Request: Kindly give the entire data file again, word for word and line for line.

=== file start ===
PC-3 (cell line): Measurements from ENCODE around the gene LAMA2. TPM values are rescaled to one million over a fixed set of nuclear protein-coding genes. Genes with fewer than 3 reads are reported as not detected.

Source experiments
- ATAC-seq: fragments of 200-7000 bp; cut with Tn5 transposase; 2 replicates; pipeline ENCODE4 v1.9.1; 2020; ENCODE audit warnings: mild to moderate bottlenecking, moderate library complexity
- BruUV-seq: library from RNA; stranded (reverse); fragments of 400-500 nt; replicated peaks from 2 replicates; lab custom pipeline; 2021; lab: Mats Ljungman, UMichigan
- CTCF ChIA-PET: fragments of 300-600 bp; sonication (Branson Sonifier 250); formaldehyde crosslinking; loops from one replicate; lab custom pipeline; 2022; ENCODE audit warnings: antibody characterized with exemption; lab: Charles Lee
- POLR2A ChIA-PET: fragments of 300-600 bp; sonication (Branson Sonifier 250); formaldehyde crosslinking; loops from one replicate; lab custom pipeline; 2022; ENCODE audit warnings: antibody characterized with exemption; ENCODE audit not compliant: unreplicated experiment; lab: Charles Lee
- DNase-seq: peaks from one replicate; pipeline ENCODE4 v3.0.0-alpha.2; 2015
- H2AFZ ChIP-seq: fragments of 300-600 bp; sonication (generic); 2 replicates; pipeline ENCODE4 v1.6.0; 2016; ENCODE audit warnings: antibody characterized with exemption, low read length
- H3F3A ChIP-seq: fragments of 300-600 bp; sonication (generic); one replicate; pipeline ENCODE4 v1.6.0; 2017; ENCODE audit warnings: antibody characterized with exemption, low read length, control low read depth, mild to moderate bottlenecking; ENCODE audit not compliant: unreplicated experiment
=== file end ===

PC-3 (cell line): Measurements from ENCODE around the gene LAMA2. TPM values are rescaled to one million over a fixed set of nuclear protein-coding genes. Genes with fewer than 3 reads are reported as not detected.

Source experiments
- ATAC-seq: fragments of 200-7000 bp; cut with Tn5 transposase; 2 replicates; pipeline ENCODE4 v1.9.1; 2020; ENCODE audit warnings: mild to moderate bottlenecking, moderate library complexity
- BruUV-seq: library from RNA; stranded (reverse); fragments of 400-500 nt; replicated peaks from 2 replicates; lab custom pipeline; 2021; lab: Mats Ljungman, UMichigan
- CTCF ChIA-PET: fragments of 300-600 bp; sonication (Branson Sonifier 250); formaldehyde crosslinking; loops from one replicate; lab custom pipeline; 2022; ENCODE audit warnings: antibody characterized with exemption; lab: Charles Lee
- POLR2A ChIA-PET: fragments of 300-600 bp; sonication (Branson Sonifier 250); formaldehyde crosslinking; loops from one replicate; lab custom pipeline; 2022; ENCODE audit warnings: antibody characterized with exemption; ENCODE audit not compliant: unreplicated experiment; lab: Charles Lee
- DNase-seq: peaks from one replicate; pipeline ENCODE4 v3.0.0-alpha.2; 2015
- H2AFZ ChIP-seq: fragments of 300-600 bp; sonication (generic); 2 replicates; pipeline ENCODE4 v1.6.0; 2016; ENCODE audit warnings: antibody characterized with exemption, low read length
- H3F3A ChIP-seq: fragments of 300-600 bp; sonication (generic); one replicate; pipeline ENCODE4 v1.6.0; 2017; ENCODE audit warnings: antibody characterized with exemption, low read length, control low read depth, mild to moderate bottlenecking; ENCODE audit not compliant: unreplicated experiment